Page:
US combat troops are “needlessly” dying because culturally-biased US Air Force officers rejected readily available lighter-than-air technology four years ago, says Ed Herlik, a former Air Force Space Command officer.
Now the managing director of the Market Intelligence Group (MIG), Herlik has gone public on YouTube with his frustration about what he calls an “illegal” move by a former Space Command official to countermand a direct order by a former USAF chief of staff. I’ve excerpted the key passage from the video below:
“Why aren’t we doing this?
Part of this is the cultural resistance to lighter than airvehicles. The air force for example has absolutely no interest in airships. It’sjust too far from what they choose to do. On top of that, there are technicalissues having to do with the altitudes, the environment, radio frequencyinterference, the number of aircraft inthe air.
But frankly the bottom line inhibitors are right here: Budgetsand careers. As with any technical innovation the old technology will bereplaced to some extent, and the losers always resist, especially those whosecareers are based on whatever technology is going away.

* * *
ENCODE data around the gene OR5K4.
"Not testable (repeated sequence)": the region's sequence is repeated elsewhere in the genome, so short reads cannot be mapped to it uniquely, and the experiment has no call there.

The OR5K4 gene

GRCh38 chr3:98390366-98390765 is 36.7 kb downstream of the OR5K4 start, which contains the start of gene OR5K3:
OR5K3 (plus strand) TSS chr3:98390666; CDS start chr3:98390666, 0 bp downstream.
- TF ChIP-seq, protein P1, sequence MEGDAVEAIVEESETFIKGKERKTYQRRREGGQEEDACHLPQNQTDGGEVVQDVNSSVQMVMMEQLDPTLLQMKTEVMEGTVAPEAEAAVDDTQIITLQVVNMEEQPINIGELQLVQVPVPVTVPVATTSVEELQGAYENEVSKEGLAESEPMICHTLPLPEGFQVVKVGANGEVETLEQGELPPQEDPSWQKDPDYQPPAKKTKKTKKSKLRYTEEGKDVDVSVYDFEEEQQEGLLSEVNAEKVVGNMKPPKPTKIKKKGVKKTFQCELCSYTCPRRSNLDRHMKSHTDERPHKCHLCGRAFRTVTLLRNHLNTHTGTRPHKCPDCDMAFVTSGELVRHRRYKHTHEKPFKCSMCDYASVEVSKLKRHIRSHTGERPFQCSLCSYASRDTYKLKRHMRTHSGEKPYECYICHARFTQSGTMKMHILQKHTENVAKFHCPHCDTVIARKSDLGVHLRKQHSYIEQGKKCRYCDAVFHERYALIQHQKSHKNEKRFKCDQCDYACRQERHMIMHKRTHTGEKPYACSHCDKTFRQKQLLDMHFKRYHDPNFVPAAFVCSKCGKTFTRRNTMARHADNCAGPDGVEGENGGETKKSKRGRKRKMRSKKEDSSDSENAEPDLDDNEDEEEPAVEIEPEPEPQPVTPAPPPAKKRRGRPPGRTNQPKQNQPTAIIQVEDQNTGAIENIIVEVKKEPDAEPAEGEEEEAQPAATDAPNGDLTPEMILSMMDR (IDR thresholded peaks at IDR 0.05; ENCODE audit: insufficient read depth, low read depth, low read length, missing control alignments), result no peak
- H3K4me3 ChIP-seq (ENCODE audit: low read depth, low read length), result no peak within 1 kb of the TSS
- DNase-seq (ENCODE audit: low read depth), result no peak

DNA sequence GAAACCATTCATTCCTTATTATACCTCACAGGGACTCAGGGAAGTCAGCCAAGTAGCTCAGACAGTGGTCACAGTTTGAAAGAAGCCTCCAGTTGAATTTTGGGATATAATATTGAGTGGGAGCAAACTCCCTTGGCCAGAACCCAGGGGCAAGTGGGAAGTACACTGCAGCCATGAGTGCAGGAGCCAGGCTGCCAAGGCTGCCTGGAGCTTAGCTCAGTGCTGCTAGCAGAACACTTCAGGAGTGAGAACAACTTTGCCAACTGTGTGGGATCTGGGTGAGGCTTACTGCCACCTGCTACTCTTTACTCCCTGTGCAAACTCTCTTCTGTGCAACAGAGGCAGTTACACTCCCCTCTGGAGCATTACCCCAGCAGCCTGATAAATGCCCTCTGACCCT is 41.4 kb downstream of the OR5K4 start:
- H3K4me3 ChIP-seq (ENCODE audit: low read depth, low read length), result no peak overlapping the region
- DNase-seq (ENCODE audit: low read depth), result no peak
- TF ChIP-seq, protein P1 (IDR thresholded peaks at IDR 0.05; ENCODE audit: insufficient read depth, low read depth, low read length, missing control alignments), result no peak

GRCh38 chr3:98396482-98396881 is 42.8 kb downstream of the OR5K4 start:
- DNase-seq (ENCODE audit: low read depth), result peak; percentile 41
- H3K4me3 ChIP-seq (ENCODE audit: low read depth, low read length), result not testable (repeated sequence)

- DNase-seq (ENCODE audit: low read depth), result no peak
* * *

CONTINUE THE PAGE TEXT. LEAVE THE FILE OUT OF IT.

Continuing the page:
As far as the history, air force space command was assignedto this task by a chief of staff named Jumper back in about 2003. Several yearslater the technology problems had been solved, to include survivability, whichmeant that the threat to satellite budgets was then crystal clear.
At that point, and just as that chief of staff retired, anair force general wrote a cease and desist order countermanding the chief ofstaff. Yes, that is illegal. But they did it anyway.
Shortly thereafter the space community jettisoned the entireidea of persistent UAVs, pushing it to the Air Combat Command, which again forcultural reasons rejected the lighter than air piece.
That again left the army space and missile defense commandas the only military organization trying to fly these. To their credit the highsentinel has flown a number of times reaching 73,000 feet. It simply doesn’thave the funding to be turned into something effective over the battlefield.”